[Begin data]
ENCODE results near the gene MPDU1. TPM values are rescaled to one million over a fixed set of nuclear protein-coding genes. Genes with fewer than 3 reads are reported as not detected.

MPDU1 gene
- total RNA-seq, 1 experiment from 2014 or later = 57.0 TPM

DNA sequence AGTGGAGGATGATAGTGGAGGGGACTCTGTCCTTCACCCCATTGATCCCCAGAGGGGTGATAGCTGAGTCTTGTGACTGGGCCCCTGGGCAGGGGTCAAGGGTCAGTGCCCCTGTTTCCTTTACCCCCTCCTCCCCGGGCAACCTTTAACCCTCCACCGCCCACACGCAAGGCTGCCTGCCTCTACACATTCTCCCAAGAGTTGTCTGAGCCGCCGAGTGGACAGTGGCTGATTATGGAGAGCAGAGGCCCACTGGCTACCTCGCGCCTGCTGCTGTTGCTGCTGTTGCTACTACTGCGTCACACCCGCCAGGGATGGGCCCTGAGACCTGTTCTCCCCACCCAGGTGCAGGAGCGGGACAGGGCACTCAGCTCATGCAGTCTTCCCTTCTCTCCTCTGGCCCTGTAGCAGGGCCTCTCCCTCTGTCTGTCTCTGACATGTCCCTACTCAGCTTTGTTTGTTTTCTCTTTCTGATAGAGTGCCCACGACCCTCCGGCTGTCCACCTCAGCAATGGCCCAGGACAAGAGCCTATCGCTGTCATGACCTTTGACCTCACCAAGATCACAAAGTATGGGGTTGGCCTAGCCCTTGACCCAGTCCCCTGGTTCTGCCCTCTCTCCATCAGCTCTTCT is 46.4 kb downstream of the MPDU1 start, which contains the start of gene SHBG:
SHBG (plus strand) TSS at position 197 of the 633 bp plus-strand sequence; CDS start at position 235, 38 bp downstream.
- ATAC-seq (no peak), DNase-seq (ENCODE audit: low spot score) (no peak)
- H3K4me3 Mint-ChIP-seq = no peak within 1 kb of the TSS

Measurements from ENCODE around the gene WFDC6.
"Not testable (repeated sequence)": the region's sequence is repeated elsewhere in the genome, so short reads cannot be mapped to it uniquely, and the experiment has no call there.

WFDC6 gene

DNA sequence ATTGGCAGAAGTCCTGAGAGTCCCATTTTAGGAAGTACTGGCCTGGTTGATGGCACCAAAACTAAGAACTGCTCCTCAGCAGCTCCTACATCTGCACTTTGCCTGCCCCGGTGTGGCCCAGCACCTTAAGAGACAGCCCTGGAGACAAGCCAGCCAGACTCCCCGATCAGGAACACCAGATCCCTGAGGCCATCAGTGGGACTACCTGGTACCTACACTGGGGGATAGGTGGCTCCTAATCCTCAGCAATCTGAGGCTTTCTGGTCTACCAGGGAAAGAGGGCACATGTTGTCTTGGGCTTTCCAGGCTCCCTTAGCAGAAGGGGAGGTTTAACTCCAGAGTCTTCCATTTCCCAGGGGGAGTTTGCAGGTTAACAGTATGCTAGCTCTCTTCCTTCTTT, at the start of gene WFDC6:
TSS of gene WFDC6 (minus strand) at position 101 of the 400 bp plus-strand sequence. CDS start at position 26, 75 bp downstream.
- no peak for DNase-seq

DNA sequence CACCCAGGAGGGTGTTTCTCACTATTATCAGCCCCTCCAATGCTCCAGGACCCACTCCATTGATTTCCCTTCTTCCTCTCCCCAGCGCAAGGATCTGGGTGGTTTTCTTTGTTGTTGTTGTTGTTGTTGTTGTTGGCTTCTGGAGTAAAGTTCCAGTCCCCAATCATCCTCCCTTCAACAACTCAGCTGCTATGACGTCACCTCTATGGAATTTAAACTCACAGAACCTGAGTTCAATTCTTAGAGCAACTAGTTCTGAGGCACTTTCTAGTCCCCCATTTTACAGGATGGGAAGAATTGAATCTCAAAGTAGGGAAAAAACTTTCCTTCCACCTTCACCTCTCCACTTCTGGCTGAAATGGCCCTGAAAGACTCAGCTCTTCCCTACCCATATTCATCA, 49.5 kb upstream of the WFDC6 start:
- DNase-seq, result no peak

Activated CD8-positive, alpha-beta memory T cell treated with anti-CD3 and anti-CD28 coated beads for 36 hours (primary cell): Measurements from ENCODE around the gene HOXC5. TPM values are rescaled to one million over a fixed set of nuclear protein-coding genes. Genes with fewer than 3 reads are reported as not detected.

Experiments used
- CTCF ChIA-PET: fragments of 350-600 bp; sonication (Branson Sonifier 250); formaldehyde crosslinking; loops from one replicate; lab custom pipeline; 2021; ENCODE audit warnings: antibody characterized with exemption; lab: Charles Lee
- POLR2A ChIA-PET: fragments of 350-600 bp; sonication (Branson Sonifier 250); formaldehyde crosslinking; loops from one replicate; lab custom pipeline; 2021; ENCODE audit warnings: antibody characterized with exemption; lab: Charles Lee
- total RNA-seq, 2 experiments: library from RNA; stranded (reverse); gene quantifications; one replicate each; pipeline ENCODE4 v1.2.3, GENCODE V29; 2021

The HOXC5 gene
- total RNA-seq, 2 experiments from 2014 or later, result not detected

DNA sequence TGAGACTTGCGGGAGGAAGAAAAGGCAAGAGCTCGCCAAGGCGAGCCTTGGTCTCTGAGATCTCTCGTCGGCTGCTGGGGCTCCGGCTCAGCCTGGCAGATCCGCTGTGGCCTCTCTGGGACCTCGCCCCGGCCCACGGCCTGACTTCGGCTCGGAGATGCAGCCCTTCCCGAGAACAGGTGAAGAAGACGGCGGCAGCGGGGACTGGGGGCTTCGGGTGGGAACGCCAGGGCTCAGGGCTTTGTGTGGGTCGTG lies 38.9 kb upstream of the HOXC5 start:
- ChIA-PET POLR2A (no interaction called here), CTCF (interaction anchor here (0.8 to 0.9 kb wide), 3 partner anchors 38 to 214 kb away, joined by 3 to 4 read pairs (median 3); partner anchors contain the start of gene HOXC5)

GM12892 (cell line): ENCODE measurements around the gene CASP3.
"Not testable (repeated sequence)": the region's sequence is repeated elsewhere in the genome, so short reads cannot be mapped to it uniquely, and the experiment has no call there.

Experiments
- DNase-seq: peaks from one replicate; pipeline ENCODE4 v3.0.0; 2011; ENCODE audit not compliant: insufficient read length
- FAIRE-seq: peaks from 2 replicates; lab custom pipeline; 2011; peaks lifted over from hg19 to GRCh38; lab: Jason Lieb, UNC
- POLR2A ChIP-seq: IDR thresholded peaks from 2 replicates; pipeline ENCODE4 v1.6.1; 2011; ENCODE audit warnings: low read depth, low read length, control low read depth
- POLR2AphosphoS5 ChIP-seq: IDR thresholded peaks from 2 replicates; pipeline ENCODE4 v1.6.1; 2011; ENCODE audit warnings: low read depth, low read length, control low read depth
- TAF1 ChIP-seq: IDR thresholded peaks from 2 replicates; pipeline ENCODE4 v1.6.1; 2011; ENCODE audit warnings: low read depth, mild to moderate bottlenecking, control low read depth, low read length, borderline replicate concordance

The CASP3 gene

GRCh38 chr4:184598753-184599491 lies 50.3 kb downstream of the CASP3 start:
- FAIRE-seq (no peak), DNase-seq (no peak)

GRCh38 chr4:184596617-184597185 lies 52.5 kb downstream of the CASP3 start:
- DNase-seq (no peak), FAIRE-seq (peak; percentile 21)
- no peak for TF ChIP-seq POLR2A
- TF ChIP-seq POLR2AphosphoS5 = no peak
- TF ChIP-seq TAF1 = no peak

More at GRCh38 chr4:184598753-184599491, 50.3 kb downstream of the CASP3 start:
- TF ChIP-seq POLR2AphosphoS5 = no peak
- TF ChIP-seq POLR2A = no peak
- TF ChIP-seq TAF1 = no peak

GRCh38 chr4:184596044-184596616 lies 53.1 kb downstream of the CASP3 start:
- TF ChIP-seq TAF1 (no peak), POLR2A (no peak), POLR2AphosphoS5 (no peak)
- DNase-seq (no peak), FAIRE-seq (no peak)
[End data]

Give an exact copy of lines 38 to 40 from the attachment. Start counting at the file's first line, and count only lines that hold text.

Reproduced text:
- no peak for TF ChIP-seq POLR2A
- TF ChIP-seq POLR2AphosphoS5 = no peak
- TF ChIP-seq TAF1 = no peak